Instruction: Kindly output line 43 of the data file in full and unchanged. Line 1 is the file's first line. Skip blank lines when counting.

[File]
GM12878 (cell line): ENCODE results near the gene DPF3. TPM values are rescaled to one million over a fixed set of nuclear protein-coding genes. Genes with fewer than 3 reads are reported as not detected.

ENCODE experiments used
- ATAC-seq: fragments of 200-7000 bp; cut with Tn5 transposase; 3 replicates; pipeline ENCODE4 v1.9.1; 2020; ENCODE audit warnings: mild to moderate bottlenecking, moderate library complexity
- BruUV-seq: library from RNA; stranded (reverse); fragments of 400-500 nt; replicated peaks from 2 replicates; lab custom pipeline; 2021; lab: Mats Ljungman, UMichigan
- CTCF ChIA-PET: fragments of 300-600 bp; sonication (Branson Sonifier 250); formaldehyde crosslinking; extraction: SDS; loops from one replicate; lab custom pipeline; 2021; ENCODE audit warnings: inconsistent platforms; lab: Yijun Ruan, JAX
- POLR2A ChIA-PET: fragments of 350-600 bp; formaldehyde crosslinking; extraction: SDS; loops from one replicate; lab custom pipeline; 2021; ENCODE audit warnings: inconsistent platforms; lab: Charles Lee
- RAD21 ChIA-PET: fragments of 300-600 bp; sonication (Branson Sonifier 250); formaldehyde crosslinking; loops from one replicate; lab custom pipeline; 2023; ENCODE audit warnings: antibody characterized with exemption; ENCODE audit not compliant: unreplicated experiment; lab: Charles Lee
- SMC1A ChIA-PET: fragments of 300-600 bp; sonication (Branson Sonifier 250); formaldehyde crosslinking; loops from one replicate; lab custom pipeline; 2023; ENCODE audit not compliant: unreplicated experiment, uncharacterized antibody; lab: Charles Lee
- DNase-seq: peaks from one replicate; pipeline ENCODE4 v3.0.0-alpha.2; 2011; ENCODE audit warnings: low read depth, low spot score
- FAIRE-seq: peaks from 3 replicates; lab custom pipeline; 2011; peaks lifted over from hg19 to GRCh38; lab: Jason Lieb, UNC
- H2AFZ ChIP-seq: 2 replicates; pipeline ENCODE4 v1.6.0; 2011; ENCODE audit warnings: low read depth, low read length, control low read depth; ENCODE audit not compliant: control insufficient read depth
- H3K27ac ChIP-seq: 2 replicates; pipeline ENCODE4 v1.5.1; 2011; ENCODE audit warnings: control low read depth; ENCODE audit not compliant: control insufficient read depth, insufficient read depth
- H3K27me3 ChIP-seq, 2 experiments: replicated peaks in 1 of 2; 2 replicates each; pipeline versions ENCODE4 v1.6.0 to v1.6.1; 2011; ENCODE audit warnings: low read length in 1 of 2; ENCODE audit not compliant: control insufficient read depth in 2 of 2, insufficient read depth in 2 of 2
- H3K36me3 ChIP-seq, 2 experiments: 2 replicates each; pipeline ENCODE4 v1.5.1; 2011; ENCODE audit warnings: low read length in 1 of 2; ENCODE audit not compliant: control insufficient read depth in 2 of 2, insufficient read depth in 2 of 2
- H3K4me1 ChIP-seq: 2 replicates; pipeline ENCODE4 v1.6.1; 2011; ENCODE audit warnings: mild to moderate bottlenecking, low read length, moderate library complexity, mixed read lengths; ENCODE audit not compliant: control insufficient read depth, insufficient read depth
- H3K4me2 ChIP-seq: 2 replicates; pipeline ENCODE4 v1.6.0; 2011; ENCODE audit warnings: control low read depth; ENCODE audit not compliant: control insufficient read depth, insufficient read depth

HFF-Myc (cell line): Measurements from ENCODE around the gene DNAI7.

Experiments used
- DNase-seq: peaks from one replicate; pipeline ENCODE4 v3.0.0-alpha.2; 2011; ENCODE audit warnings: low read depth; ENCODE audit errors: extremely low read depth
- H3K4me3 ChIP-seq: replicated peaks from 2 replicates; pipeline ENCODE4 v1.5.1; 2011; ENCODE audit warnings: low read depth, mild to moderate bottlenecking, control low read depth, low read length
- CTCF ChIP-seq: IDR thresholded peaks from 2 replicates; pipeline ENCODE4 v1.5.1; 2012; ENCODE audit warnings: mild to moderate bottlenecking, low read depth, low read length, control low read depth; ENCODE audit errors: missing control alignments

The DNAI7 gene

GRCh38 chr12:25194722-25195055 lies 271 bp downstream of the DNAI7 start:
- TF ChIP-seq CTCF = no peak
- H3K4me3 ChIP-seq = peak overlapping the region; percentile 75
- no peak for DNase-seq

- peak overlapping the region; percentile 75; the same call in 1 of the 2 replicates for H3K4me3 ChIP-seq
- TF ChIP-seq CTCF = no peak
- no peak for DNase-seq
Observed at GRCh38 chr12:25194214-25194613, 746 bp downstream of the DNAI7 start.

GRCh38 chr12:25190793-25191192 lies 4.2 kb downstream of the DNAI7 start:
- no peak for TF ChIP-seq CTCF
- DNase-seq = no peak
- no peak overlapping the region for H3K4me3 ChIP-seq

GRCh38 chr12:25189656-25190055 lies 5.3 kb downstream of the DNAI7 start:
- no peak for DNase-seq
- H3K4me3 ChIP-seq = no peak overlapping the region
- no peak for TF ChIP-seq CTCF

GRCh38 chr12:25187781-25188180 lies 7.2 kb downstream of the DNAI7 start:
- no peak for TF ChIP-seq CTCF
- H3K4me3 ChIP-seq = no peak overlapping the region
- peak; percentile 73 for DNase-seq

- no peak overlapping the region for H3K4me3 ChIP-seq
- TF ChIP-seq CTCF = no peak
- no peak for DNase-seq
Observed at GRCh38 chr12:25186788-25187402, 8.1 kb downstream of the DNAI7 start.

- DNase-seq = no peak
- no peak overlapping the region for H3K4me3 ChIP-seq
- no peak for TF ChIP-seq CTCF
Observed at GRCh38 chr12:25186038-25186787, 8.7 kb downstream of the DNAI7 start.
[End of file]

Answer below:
- no peak overlapping the region for H3K4me3 ChIP-seq